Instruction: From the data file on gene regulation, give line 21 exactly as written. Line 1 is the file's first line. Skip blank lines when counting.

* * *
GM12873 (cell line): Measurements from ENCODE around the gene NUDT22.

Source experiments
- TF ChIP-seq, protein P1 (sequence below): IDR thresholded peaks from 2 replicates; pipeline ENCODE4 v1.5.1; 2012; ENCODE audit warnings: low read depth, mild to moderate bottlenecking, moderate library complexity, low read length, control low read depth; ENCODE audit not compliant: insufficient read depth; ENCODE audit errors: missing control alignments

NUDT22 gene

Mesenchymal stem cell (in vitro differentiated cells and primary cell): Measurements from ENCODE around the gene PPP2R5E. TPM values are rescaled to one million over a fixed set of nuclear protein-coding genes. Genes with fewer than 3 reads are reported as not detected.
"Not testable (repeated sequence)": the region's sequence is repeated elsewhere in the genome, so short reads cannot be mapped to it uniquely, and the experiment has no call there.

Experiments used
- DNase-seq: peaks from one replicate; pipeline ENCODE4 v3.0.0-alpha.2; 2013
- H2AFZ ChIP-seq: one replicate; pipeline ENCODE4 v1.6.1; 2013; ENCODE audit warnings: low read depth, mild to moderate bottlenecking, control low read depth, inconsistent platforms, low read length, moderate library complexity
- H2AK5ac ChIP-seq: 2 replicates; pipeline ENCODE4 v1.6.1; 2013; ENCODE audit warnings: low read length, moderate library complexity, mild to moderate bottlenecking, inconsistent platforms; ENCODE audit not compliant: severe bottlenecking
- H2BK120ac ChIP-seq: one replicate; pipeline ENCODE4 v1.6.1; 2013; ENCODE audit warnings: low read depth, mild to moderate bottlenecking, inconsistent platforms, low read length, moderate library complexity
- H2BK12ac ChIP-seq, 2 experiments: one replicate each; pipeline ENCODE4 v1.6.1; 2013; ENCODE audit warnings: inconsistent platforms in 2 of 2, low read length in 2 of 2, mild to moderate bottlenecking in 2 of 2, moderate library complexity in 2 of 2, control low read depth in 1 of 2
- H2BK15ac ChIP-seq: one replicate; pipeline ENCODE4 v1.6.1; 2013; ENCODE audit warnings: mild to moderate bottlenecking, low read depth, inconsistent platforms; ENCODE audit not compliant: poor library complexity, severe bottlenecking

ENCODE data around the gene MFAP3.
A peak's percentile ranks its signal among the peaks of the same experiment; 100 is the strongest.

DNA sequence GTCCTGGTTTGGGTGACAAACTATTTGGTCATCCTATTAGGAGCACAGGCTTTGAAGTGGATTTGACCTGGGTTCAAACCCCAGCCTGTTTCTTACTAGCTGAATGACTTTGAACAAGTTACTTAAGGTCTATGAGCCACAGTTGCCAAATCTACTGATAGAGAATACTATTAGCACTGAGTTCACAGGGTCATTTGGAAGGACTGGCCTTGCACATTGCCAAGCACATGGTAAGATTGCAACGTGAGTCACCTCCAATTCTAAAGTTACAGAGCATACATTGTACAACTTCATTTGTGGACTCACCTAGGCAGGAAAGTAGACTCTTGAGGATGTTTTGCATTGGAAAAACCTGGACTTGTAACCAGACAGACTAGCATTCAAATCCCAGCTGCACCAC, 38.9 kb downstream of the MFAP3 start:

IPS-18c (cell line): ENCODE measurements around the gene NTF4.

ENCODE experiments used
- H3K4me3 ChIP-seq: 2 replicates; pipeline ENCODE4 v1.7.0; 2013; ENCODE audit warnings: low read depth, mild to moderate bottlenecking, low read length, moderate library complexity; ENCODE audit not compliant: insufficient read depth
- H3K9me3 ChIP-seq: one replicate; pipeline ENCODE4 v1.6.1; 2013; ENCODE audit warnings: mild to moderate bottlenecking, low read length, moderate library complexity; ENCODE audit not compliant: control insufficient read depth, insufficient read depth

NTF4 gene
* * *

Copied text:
NTF4 gene